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Vizcaya was the winter home of International Harvester vice president James Deering. It was located just south of the then-infant city of Miami facing Biscayne Bay (now in the heart of the city). Completed in 1916, it was built as an Italian Renaissance country villa, self-sufficient on 180 acres with a dairy, poultry house, mule stable, greenhouse, and staff residences. The house took two years to build and is based on a composite of a many Italian villa styles. The home was fully furnished from numerous trips to Europe by Deering and was intended to look as if it had been occupied by many generations of his family. Room decorations represented Renaissance, Baroque, Rococo and Neoclassic finish.  The formal gardens were certainly begun when Sargent visited in 1916 but were not completed until 1921 due to the outbreak of World War I.  


Three architects were involved: F. Burrall Hoffman designed the buildings; Diego Suarez planned the gardens; and Paul Chalfin was the general artistic supervisor for every phase of the project and under him worked  Phineas Paist who handled the day to day oversight.  Hoffman, Chalfin and Phineas all  studied at the Ecole des Beaux-Arts 

In many ways Vizcaya was the apex of the American Renaissance movement which incorporated interest in the Italian gardens. And when John Singer Sargent visited here in 1917, he was already deeply interested himself and had been painting Italian gardens since 1900. (see  Sargent and the Italian Gardens - Villa di Marlia, Lucca: The Balustrade )

For Vizcaya, the site consisted of 180 acres which included mangroves and hardwood hammock along Biscayne Bay, In addition to the main house and multiple gardens and lagoons, the estate included cow pastures, citrus groves, nature trails through the dense subtropical forest, tennis courts, a yacht harbor and village that provided flowers and vegetables.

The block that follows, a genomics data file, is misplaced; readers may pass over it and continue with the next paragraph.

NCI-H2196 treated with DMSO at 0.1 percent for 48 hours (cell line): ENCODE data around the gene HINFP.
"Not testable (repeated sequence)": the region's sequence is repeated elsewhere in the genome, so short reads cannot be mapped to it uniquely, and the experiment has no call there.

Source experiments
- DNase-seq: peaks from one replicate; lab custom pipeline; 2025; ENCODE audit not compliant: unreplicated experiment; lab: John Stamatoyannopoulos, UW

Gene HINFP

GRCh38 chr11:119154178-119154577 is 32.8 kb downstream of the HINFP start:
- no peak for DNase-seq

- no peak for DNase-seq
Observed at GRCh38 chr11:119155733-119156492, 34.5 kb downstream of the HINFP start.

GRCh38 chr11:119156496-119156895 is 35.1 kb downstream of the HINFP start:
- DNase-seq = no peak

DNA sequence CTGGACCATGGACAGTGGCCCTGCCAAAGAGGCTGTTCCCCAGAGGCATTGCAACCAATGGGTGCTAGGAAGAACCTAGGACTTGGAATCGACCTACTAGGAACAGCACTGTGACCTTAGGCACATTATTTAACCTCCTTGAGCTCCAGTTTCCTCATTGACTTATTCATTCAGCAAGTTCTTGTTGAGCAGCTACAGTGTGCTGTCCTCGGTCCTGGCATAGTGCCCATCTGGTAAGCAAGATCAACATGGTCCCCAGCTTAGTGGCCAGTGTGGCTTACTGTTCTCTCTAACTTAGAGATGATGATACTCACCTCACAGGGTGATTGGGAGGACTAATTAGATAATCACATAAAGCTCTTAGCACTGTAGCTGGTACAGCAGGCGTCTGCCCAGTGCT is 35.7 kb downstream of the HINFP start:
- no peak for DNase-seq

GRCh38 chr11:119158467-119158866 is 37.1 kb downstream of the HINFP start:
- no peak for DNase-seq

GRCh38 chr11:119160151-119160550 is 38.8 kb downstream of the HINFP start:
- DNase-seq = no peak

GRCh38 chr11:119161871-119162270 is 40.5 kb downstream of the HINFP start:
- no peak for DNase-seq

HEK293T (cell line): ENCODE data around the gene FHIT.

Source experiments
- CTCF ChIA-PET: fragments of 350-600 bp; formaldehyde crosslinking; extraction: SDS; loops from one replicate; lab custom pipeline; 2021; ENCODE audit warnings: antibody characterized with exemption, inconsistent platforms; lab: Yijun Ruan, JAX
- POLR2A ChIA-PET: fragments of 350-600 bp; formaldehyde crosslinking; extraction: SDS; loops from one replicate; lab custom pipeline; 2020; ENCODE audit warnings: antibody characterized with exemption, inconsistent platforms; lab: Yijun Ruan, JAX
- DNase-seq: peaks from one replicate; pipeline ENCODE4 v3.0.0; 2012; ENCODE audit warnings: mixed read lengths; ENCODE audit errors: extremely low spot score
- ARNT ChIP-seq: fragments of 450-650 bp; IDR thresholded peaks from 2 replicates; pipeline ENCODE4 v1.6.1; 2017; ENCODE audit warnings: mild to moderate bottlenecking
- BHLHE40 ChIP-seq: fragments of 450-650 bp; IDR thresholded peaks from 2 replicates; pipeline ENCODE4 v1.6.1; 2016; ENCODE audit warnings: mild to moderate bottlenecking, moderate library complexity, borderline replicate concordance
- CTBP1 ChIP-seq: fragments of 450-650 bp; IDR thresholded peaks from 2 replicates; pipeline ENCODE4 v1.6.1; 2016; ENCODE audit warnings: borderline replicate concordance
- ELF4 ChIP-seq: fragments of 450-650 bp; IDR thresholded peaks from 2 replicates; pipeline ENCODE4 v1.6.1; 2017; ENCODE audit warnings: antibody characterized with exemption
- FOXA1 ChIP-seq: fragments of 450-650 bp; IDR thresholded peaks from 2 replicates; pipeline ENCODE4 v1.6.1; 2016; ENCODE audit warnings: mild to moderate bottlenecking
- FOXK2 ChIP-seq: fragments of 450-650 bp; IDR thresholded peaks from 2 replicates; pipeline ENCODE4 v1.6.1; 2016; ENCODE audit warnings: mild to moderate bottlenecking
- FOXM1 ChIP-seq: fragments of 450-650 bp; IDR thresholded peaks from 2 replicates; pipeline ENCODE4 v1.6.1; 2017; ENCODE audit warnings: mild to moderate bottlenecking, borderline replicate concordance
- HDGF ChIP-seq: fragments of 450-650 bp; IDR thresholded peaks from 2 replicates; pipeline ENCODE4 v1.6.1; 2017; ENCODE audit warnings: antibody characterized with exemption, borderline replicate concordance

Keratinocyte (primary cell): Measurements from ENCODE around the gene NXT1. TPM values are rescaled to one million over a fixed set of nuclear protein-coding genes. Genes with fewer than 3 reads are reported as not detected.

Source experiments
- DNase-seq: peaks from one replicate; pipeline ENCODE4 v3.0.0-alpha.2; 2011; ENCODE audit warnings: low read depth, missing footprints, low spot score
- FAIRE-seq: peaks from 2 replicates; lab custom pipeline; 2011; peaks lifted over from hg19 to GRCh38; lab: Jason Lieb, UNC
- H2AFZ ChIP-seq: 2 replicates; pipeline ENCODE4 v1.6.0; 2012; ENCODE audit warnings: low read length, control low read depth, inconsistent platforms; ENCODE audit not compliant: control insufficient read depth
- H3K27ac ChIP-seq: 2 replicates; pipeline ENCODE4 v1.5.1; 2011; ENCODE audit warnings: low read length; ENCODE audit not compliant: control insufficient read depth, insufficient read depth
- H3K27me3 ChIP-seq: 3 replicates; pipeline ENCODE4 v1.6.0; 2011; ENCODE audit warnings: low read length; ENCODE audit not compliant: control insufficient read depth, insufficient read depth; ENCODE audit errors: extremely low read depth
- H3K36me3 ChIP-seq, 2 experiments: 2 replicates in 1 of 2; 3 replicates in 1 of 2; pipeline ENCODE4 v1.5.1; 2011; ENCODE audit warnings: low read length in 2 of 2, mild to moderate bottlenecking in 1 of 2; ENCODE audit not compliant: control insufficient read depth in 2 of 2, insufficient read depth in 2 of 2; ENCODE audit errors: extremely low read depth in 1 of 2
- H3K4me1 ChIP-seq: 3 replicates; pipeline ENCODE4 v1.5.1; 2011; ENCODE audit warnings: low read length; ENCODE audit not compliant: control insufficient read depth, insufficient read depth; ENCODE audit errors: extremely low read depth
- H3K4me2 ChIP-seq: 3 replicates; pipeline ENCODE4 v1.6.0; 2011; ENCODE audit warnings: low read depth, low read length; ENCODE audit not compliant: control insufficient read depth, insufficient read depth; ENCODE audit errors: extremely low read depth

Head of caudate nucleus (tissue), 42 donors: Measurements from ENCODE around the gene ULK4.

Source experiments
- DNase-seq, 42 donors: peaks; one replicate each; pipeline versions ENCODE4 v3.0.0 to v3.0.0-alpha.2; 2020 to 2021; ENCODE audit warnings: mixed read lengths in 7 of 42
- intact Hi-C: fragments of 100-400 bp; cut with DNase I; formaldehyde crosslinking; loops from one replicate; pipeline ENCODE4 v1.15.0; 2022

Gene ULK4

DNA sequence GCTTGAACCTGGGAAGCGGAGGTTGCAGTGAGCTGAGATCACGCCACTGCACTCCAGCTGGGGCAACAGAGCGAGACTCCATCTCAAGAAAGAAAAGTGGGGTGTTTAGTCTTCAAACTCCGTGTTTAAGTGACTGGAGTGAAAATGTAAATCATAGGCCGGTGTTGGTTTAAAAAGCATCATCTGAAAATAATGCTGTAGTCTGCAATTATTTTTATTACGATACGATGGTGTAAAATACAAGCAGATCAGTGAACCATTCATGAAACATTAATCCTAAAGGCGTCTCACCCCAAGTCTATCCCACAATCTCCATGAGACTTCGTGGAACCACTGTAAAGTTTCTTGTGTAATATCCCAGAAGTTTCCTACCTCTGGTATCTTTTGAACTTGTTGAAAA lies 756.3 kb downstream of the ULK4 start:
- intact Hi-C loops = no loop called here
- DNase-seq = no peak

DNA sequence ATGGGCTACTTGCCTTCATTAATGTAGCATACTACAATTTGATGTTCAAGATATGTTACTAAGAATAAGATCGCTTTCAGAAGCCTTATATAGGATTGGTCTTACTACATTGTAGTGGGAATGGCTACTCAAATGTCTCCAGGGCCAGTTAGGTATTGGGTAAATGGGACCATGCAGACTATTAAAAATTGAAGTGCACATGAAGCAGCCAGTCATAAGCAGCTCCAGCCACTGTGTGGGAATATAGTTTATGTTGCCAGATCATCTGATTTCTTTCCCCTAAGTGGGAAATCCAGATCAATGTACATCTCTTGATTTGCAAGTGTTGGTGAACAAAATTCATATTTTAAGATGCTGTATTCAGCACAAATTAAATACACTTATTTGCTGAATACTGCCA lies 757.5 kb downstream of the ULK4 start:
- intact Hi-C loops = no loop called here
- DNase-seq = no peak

* * * 

In 1952, Miami-Dade County purchased Vizcaya and opened it as a museum. Today, extensive restoration has brought the house and the remaining 50 acres back to the way they appeared in Deering's day.  
(Vizcaya Museum and Garden) 

From: Laurie Ossman
Deputy Director for Collections and Curatorial Affairs Vizcaya Museum and Gardens
Laurie. Os
Date:  Nov 4, 2005

I'll email you an image of [another Sargent painting] we have --it's a curious thing, indeed. I think Richard Ormond is about the only person who knows we have it -- a small oil sketch mounted on panel that was apparently painted by Sargent on a nursery wall in France in 1877.

Oil sketch mounted on panel

We also have some fun information about Sargent's visit to Miami in 1917 that might be of interest -- anecdotes about his critiques of Stirling Calder's work here, and an encounter with Lilian Gish at the swimming pool.  Paist is indeed a major player at Vizcaya, so I'll get in touch with Mr. Turbeville as well.    As a sidebar, Chalfin studied painting at the Ecole and was an advisor to Mrs. Jack as well as to Deering, and as you may know, Sargent and Charles Deering knew one another from Paris art student days, and hung out with Zorn, Gari Melchers and a host of other Beaux-Arty types, in Miami as well as Chicago and at Charles' place in Spain.

Small world, indeed.
Laurie O.


Vizcaya Then

John Singer Sargent

James Deering

Vizcaya South Elevation

Phineas Paist
(Architect under Paul Chalfin)
c. 1905-1910

Phineas Paist with possibly James Deering?


By:  Natasha Wallace
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Created 11/28/2001